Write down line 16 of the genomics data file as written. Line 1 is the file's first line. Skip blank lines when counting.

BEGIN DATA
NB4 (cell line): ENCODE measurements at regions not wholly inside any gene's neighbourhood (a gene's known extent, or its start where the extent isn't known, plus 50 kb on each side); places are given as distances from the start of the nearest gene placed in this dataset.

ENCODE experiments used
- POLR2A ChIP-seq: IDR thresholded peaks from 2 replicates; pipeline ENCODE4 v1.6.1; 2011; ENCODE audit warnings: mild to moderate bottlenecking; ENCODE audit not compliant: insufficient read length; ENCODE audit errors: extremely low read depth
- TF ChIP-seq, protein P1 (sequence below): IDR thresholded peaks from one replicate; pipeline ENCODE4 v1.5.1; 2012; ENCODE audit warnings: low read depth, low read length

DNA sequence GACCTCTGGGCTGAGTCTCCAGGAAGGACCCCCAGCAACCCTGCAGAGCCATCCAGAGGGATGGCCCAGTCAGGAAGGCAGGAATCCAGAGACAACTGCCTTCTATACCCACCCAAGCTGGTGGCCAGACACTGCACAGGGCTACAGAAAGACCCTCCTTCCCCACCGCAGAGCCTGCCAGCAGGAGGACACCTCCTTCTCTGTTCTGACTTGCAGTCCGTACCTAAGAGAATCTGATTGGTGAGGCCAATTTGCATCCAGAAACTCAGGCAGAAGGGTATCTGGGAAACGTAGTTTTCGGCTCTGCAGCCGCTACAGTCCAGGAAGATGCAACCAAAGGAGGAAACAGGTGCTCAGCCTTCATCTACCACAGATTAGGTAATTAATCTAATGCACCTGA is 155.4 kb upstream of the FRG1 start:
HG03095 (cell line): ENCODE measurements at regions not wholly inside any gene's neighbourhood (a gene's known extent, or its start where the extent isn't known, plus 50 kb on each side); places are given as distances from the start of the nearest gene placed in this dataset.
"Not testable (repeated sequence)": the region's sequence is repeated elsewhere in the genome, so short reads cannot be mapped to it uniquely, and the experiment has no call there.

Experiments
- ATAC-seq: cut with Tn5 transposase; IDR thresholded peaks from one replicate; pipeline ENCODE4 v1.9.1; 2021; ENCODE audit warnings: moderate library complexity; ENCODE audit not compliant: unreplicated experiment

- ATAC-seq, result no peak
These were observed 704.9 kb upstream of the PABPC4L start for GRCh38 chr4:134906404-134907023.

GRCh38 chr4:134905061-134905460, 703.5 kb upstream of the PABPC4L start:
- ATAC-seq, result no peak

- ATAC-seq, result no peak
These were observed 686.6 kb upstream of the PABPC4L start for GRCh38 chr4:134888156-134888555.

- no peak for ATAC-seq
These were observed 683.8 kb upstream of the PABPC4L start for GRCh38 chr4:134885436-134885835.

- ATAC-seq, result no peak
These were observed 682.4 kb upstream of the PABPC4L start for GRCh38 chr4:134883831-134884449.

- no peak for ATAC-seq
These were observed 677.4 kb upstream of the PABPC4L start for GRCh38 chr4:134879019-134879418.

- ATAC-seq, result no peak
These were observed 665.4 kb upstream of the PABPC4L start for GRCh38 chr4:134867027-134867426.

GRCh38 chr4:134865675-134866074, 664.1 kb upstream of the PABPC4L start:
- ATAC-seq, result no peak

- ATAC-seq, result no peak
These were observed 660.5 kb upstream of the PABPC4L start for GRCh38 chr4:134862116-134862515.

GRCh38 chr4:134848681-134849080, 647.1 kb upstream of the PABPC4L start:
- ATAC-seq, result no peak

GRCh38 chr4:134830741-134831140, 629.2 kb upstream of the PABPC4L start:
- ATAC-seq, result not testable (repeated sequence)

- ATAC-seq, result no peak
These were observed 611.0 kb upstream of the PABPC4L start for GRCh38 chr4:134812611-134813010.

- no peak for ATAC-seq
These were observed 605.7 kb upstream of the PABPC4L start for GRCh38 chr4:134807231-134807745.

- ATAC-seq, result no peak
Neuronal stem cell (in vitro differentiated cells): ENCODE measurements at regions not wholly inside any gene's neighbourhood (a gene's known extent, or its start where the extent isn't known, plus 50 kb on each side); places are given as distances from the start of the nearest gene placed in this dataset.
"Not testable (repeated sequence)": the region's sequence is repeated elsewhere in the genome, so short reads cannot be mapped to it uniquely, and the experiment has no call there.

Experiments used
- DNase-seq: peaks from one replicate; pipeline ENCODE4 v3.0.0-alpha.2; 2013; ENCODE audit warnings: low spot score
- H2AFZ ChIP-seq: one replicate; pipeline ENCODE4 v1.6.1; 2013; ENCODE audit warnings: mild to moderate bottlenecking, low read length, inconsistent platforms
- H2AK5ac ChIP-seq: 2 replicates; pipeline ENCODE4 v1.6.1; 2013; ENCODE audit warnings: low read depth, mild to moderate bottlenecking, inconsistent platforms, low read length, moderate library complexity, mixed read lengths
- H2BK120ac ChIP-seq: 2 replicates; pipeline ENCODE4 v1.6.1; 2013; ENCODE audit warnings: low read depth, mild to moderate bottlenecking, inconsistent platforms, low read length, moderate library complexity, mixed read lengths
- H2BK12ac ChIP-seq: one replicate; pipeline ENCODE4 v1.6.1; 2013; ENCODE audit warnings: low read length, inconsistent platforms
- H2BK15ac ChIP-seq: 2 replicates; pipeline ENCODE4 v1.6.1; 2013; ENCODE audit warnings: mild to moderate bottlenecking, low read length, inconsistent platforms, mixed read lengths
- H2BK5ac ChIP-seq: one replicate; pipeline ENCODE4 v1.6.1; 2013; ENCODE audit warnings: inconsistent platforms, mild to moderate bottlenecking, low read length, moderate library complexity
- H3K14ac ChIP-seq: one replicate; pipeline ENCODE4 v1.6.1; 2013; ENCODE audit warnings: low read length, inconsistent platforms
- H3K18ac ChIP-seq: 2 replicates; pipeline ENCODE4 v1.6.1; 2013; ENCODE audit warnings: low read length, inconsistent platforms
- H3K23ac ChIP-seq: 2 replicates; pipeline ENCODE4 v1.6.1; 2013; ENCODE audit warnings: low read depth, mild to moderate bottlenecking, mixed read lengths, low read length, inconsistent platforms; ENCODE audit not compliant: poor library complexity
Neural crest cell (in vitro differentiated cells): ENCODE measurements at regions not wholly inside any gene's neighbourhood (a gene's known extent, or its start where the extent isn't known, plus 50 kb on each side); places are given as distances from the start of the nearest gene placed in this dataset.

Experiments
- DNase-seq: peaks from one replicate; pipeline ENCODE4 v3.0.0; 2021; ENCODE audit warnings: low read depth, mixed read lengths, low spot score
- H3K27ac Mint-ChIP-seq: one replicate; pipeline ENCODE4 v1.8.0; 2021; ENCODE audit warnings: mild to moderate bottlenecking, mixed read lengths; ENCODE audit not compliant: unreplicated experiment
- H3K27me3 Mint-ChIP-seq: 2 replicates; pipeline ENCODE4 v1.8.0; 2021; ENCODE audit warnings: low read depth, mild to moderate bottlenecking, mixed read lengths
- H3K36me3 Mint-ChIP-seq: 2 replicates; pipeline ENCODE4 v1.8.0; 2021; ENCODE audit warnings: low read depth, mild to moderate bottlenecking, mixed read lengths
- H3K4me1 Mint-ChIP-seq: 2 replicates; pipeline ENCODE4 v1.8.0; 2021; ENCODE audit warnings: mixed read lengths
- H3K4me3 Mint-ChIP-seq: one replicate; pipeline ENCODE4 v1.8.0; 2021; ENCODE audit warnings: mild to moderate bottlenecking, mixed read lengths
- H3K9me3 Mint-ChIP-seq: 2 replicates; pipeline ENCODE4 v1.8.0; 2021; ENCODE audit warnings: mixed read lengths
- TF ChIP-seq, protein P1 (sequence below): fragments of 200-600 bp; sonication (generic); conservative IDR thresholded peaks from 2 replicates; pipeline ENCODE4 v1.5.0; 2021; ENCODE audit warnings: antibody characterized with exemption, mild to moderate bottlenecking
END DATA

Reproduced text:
- no peak for ATAC-seq